The Summit of the Americas, held in Panama City over the past few days, made me think of the Honduran writer Augusto Monterroso. A master narrator, Monterroso was best known for his acclaimed short stories. His most famous one is only nine words long: “When he woke up, the dinosaur was still there.”
The aptly named “The Dinosaur” was dear to Monterroso: he once called it “a novel” in an interview. The story’s appeal lies in its charming brevity and imagination, but also in the way it reveals something quintessentially Latin American: the persistence of history. In Latin America, old grudges endure, bad ideas persist, parties hold on to power. For centuries, our dinosaurs have indeed refused to die.
Fortunately, extinction seems to be on the way for two of the region’s most nefarious historical crutches. Anti-Americanism and the allure of the Cuban regime suffered mighty blows in Panama over the weekend.
One of the often-overlooked consequences of 9/11 was the end of America’s willingness to focus vigorously on Latin America.
Before the attacks, then-President Bush had made it clear that the bulk of his diplomatic efforts would be directed toward strengthening the country’s presence in the region. He was particularly fond of Mexican President Vicente Fox, with whom he shared not only a folksy style but also a genuine interest on issues like immigration.
After 9/11, America turned its attention elsewhere. The vacuum of influence it left paved the way for the ascendance of Venezuela’s Hugo Chávez. Even if Chávez’s histrionic antagonism could be farcical, his intentions were no laughing matter. And neither was his zeal: during the years that followed, Chávez built an alliance that successfully took advantage of Washington’s absence.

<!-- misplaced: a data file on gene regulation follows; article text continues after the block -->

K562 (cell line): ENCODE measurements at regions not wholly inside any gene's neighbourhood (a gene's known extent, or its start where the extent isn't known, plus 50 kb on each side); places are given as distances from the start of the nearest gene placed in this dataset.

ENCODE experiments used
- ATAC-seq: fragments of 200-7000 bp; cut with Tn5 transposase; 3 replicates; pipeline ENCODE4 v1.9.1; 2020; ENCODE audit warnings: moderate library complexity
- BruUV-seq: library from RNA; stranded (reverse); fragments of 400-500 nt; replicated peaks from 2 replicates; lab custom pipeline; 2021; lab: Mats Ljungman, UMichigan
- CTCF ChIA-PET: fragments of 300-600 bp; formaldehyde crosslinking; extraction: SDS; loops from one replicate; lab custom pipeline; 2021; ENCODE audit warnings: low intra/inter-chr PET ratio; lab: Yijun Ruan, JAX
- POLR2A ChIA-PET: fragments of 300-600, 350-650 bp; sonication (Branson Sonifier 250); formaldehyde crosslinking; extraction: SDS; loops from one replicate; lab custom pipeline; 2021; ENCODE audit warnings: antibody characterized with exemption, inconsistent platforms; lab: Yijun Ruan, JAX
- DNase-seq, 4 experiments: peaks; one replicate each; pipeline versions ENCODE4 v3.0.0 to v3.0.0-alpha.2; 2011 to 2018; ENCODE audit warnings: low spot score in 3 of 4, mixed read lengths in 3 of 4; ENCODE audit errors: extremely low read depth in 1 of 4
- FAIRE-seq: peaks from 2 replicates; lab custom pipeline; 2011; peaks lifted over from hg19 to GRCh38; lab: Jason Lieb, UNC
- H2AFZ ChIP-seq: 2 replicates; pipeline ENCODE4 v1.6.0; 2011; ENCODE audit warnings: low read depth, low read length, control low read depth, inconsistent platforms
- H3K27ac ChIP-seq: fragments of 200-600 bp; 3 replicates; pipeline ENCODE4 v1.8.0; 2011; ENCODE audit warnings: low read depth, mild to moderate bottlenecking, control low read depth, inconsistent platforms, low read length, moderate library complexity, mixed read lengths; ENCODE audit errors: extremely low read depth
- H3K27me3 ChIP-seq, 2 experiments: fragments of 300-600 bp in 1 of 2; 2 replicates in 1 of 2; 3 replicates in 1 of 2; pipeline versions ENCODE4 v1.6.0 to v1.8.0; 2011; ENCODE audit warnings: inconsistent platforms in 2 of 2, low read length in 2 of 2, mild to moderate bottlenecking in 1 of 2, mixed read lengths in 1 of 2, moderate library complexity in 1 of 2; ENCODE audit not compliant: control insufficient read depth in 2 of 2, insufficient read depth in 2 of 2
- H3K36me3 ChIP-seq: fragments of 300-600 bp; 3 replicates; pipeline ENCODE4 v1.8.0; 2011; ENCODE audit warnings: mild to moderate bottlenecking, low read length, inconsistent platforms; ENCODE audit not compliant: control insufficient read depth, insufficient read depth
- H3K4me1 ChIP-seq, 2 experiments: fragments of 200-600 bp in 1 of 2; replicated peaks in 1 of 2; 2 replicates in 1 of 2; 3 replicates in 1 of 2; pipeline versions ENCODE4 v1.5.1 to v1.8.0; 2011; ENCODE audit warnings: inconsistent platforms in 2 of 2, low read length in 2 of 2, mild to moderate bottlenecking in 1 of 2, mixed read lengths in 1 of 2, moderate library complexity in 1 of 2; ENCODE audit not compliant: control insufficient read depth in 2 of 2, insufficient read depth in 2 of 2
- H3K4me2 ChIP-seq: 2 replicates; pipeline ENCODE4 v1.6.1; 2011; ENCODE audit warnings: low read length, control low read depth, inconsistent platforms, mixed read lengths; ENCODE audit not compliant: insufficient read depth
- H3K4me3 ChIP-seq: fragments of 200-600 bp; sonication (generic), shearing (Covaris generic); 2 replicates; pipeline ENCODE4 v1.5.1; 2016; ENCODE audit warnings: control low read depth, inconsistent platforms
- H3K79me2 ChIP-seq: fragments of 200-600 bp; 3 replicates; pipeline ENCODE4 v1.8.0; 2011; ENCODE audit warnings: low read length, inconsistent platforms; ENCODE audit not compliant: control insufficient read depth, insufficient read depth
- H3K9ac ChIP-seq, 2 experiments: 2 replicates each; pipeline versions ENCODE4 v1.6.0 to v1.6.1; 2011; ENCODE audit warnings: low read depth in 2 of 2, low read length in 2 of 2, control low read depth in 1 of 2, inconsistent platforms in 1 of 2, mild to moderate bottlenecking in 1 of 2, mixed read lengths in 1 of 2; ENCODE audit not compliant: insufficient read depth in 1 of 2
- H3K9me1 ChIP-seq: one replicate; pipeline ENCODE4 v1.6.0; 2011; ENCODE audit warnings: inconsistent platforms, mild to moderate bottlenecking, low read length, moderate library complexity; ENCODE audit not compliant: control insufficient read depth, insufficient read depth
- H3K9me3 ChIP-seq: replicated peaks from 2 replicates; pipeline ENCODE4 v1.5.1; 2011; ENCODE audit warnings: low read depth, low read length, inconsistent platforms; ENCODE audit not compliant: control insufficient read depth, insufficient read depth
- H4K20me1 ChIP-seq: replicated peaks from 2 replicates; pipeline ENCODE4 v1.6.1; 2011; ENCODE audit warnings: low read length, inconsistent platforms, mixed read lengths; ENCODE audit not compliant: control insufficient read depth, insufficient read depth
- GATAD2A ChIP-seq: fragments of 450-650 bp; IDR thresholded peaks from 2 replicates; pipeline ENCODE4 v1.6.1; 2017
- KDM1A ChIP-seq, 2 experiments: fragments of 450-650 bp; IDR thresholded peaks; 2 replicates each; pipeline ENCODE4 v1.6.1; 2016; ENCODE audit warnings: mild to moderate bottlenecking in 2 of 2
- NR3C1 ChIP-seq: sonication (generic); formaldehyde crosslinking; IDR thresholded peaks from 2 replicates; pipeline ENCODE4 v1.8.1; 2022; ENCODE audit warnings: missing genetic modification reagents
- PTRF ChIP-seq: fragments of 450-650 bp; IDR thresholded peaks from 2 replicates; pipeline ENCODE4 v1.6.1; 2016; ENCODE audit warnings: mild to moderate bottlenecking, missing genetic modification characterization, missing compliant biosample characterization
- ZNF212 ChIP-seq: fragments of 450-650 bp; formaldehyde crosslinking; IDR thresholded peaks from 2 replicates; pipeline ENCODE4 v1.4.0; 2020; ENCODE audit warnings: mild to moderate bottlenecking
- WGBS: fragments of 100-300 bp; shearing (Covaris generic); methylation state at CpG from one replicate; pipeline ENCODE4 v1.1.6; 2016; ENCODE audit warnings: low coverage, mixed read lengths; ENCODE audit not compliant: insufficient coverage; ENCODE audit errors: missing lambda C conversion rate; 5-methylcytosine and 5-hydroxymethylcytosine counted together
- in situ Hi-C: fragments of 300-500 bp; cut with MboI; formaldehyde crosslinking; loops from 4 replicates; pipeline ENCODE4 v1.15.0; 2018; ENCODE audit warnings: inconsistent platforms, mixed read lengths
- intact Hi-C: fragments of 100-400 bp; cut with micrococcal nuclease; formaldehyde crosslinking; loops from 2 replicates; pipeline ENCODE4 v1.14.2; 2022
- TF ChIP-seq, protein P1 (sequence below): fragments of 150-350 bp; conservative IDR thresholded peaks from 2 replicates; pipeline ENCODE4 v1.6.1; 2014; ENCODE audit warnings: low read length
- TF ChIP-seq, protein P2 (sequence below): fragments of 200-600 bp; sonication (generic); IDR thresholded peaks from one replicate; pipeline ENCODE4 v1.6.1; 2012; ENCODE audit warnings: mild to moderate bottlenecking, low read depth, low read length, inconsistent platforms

George W. Bush never really looked at the region again. Until recently, Latin America seemed an afterthought for Barack Obama as well.
That indifference is no more.
By actively engaging the Castro regime, President Obama has not only advanced the interests of the Cuban people: he has reasserted America’s leadership in the region. And he has done so with a velvet hand. Perhaps mindful of America’s history of intervention in Latin America—and of the enduring political value of anti-Americanism—Obama remarked: “So often, when we insert ourselves in ways that go beyond persuasion, it’s counterproductive, it backfires.” He then explained how U.S. meddling has been used by governments in the region “as an excuse for their own governance failures.”
Fanning the flames of anti-Americanism has been at the core of the Cuban regime’s strategy since the inception of the embargo. It has also been Venezuela’s favorite lightning rod: for years, Chávez used American animosity toward his political project as the perfect excuse to gain legitimacy at home. It is fair to assume that his successor, President Nicolás Maduro, was hoping for at least a gesture of disapproval from his American counterpart in Panama. Obama did not oblige.
What Maduro got, instead, was the surreal experience of listening to Raul Castro heap praise on a sitting American president. When his turn came, Maduro could only muster a very slight provocation and then proceeded to reveal that he had indeed had a private meeting with Obama. The meeting had been both “serious and sincere”, Maduro said.
In a region where symbolism matters a great deal, Barack Obama has deftly managed to defuse the worn-out rhetoric of anti-Americanism. It’s no minor feat. Especially now that Latin America faces acute challenges. With lackluster growth and a complex economic environment, the region will need all the help it can get.
If America’s rapprochement with the area is to be entirely successful, Obama must focus on helping it strengthen its growing middle class and protect the vulnerable, who have recently emerged from poverty but could as easily relapse.
And he has to deliver on the promises made in Panama. First, he must resist the temptation of ignoring the resilience of the Cuban regime. During the summit, Cuban blogger Yusnaby Pérez made an excellent job of reporting the behavior of part of the Cuban delegation during the summit. While Raúl Castro was sharing the stage with Barack Obama, a number of Cuban delegates sabotaged events and attacked political opponents in the streets. That night, back in Havana, the Cuban people were subjected to the usual propaganda.
When they woke up, their dinosaur was still there. Alive and kicking.